Garner’s Usage Tip of the Day: Subject-Verb Agreement (9).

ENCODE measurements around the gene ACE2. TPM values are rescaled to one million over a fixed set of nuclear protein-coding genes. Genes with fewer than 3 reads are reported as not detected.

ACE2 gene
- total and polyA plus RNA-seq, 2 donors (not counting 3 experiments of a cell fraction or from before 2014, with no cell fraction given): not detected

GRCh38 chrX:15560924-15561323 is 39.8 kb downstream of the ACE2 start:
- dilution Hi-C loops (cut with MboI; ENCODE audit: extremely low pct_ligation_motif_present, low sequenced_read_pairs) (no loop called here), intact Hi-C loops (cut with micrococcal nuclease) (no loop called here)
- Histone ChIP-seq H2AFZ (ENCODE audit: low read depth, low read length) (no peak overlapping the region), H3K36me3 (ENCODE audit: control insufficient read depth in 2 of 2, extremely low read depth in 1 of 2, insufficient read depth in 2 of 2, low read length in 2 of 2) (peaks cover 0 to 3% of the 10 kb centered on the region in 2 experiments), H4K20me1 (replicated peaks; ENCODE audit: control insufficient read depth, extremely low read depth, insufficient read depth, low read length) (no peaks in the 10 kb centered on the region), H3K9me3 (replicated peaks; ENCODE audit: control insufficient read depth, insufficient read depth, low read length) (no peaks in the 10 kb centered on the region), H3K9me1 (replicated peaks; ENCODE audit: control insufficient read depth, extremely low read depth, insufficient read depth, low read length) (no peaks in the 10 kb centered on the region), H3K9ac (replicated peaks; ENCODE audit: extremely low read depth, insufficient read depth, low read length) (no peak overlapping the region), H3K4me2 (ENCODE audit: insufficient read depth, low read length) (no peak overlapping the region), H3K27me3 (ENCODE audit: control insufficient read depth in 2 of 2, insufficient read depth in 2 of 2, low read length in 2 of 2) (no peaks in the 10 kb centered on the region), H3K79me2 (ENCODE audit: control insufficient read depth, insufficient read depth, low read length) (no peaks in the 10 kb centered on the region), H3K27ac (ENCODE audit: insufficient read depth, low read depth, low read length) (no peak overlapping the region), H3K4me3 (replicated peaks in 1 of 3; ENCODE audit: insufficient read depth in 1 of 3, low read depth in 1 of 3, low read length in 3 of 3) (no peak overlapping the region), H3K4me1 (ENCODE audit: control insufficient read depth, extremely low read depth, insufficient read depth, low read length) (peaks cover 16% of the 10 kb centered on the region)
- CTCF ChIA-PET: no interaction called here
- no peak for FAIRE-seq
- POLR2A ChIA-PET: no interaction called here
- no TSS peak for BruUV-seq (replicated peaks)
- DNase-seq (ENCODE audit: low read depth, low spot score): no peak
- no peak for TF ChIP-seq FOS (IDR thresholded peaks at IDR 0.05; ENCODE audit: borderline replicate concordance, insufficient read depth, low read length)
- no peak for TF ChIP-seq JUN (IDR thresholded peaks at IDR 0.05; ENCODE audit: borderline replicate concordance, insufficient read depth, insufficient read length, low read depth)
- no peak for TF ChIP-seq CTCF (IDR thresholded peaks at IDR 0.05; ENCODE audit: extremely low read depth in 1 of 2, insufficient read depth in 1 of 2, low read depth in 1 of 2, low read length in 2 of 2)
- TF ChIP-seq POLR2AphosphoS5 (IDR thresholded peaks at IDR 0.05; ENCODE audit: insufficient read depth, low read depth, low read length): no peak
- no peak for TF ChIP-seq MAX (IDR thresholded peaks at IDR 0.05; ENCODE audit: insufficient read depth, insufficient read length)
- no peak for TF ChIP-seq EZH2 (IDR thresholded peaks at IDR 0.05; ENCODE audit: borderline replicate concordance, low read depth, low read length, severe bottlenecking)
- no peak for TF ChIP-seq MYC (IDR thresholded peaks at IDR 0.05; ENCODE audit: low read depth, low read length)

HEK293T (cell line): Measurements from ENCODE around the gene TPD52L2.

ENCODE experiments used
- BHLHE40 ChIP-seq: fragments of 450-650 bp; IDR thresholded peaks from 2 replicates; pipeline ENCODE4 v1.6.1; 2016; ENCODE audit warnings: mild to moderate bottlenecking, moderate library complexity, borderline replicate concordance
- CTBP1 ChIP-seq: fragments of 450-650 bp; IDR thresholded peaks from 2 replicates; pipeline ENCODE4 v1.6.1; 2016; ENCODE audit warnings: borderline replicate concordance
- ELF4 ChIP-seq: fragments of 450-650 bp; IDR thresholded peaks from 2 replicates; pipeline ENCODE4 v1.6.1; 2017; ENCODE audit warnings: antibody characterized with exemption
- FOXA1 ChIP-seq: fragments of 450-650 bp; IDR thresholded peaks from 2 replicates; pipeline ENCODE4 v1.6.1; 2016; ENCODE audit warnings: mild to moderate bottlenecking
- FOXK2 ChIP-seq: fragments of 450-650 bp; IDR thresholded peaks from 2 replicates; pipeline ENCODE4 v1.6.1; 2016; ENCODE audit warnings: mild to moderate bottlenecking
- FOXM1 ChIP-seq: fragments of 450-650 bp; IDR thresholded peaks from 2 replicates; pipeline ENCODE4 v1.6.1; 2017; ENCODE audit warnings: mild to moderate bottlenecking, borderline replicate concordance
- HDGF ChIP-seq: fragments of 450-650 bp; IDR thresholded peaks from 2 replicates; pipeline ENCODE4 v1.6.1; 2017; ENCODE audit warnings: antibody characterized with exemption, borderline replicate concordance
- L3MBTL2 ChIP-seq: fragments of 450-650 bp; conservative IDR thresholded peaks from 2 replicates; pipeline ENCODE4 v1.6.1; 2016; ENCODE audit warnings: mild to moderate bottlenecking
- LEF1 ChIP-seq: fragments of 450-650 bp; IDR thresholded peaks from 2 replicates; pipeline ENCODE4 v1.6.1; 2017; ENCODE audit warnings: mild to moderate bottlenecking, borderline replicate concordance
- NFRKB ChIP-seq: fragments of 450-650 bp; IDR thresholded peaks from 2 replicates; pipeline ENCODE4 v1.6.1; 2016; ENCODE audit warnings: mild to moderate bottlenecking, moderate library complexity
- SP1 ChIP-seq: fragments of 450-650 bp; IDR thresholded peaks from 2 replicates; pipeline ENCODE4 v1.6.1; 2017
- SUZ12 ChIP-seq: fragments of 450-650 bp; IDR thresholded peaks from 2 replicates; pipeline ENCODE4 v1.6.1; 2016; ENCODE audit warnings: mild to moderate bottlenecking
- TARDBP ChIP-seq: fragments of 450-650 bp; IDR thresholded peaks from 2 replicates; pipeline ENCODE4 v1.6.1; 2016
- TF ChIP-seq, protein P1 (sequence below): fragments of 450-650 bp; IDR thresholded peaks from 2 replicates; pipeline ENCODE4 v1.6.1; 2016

Part A: “one in five”; “one of every five.” When the first number is “one,” this construction takes a singular: “one in three is not admitted,” “one of every five achieves a perfect score,” etc. Part B: Decades. Decades customarily take plural verbs: “the 1930s were a tough time in America.” The following is unidiomatic: “The 1950s is [read ‘are’] remembered more for its [read ‘their’] sociology than for its [read ‘their’] politics.” R.Z. Sheppard, “Golden Oldies,” Time, 19 July 1993, at 61. Part C: An Unusual Plural. By convention — and through the principle of synesis — a singular abstract noun may take a plural verb if it’s modified by two or more adjectives referring to different varieties of things denoted by that noun. E.g.: o “Eastern and Western art differ in many fundamental ways.” o “Classical and modern philosophy are not radically different fields of study.” One way of analyzing those sentences is to say that the first adjective has an implied noun after it. For information about the Language-Change Index click here. ——————– Quotation of the Day: “Her tongue will not obey her heart, nor can her heart inform her tongue.” William Shakespeare, Antony and Cleopatra, 3.2.57-58.
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